Twenty-three years after the fatal shots rang out in Dallas, questions about the assassination of John F. Kennedy still reverberate. The 1964 Warren Report concluded that Lee Harvey Oswald, acting alone, shot the President from the Texas School Book Depository. But 15 years later, the House Select Committee on Assassinations, while agreeing that Oswald was the murderer, decided he was most probably part of a conspiracy. Though some of the evidence leading to that finding has been discredited, conspiracy theories continue to proliferate, tracing the crime to everything from a Mafia cabal to the CIA.
Now an extraordinary television trial has tried to shed some light on the controversy. In On Trial: Lee Harvey Oswald, a two-part, 5 1/2-hour program that debuted on Showtime last weekend and will be repeated several times in upcoming weeks, the case against Oswald is argued for the first time in a courtroom setting under the rules of courtroom evidence. Real witnesses are examined by real attorneys, and the testimony is evaluated by a jury. The verdict: guilty of murder. Polled on a separate question, the jury decided by a majority vote that Oswald was the sole assassin.
This unique experiment in reality programming was conceived by London Weekend Television, which staged a mock trial of Richard III for British TV in 1984. Looking for another historical crime to "try" on TV, the producers turned to the Kennedy assassination. Unlike earlier fictional treatments like the 1977 ABC movie The Trial of Lee Harvey Oswald, the program has no script and (except for extras) uses no actors. Two prominent attorneys were enlisted to argue the case. For the prosecution: Vincent Bugliosi, 52, the former Los , Angeles deputy district attorney who prosecuted Charles Manson. For the defense: Gerry Spence, 57, who successfully represented Karen Silkwood's family in a suit against the Kerr-McGee Corp. Lucius Bunton, 61, a U.S. district judge from Texas, was selected to preside, and a jury was chosen from the Dallas jury rolls. (Oswald is represented by an empty chair.) All of them were flown to London for the three-day taping, which resulted in 18 hours of testimony; Showtime, the program's co-producer, plans to air the full-length version next year.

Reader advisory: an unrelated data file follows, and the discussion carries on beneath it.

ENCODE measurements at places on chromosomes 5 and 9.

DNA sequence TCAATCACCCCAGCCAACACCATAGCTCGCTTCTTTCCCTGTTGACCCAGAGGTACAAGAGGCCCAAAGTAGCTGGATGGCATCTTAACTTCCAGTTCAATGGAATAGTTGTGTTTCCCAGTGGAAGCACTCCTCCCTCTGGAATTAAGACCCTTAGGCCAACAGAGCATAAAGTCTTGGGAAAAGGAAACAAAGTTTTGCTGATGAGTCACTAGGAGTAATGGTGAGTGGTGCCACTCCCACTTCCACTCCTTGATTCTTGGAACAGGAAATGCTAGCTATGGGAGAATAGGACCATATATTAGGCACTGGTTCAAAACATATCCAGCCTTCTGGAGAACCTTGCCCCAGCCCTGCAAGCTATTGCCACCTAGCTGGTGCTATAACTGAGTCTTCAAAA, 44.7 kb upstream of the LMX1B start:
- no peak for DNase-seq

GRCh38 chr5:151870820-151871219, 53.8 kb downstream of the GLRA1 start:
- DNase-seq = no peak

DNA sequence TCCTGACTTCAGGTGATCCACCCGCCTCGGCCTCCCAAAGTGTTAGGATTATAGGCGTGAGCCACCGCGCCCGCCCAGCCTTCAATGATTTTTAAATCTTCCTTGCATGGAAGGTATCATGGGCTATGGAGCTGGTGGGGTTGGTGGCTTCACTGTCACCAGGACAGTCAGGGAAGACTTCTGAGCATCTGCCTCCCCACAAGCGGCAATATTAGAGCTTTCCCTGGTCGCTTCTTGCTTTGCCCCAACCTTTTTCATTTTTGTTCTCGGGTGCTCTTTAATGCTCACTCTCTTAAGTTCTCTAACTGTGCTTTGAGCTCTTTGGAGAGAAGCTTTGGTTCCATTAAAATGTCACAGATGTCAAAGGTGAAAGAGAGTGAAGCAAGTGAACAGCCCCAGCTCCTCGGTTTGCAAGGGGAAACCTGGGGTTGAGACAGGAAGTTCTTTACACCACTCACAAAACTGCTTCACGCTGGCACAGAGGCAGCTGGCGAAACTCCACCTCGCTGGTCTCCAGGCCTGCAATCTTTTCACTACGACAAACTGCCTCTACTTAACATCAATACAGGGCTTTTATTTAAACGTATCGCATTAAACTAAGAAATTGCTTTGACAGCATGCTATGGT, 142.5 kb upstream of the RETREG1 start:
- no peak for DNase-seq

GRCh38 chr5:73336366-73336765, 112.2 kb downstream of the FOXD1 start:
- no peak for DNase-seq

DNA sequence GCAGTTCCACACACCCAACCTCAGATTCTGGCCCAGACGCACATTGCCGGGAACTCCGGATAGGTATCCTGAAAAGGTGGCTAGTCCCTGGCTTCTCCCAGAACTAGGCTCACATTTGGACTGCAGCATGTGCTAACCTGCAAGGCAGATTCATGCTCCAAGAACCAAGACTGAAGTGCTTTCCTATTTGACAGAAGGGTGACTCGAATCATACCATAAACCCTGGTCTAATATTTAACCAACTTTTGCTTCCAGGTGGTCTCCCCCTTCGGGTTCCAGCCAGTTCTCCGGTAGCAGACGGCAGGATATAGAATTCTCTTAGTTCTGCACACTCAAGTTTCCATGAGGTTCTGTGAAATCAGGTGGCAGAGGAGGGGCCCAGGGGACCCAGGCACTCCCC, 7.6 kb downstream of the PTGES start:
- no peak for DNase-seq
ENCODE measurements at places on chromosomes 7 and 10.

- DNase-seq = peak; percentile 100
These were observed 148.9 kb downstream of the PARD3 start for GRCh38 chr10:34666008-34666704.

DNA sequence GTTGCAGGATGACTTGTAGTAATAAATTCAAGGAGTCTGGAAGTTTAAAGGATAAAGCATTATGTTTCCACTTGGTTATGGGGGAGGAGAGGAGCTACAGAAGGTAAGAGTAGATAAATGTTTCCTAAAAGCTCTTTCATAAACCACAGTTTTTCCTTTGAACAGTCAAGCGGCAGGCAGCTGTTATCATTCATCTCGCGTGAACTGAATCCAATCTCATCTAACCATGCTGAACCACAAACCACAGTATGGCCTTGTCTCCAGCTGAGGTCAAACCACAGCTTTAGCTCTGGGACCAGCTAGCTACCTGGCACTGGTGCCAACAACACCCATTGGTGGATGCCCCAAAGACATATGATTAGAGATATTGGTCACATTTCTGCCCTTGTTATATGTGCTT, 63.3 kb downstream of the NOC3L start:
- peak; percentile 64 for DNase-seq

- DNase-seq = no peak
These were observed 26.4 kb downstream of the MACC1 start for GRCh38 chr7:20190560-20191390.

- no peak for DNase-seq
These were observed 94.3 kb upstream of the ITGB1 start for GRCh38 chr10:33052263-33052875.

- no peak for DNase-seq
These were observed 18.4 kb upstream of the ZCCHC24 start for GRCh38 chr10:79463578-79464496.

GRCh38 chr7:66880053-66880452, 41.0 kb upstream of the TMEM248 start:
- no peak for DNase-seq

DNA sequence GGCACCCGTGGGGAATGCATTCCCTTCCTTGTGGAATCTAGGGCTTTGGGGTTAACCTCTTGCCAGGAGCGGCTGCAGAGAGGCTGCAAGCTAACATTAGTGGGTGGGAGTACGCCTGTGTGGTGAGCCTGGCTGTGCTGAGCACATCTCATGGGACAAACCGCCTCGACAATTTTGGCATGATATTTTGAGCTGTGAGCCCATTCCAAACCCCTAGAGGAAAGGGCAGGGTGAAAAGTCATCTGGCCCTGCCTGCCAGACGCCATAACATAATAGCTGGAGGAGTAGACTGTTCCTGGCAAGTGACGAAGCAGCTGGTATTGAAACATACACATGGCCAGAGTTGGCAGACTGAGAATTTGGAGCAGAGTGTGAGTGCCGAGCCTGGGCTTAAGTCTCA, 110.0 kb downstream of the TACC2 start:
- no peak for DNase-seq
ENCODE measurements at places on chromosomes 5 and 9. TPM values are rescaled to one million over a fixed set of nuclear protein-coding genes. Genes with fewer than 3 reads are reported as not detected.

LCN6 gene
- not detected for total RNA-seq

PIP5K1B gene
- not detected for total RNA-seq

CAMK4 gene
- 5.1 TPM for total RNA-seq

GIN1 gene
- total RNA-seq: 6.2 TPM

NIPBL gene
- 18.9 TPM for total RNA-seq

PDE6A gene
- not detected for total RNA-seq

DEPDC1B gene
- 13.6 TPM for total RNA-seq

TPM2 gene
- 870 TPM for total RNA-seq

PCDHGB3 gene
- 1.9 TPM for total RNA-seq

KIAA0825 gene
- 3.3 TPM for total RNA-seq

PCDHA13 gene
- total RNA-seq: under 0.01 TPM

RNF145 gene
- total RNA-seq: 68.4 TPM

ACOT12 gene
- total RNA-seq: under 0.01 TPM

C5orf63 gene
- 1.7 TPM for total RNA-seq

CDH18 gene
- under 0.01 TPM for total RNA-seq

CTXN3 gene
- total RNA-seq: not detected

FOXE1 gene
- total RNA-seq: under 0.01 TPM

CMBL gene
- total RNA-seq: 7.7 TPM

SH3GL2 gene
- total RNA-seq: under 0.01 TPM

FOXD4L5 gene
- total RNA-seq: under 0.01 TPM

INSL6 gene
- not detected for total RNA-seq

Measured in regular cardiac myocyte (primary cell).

The program's research staff spent 18 months tracking down some four dozen witnesses, 21 of whom appear in the TV trial. Those testifying for the prosecution range from experts in pathology and ballistics to former Oswald acquaintances like Buell Wesley Frazier, who drove him to work on the day of the assassination. The defense witnesses include Dr. Cyril Wecht, a pathologist, who argues that a single bullet could not (as the official version states) have struck both Kennedy and Texas Governor John Connally, and others who give evidence suggesting that Oswald was the patsy in a conspiracy, possibly involving Oswald's killer, Jack Ruby. The trial includes a detailed examination of the famous film taken by Abraham Zapruder, including the horrific frames in which the President's head literally explodes from a gunshot.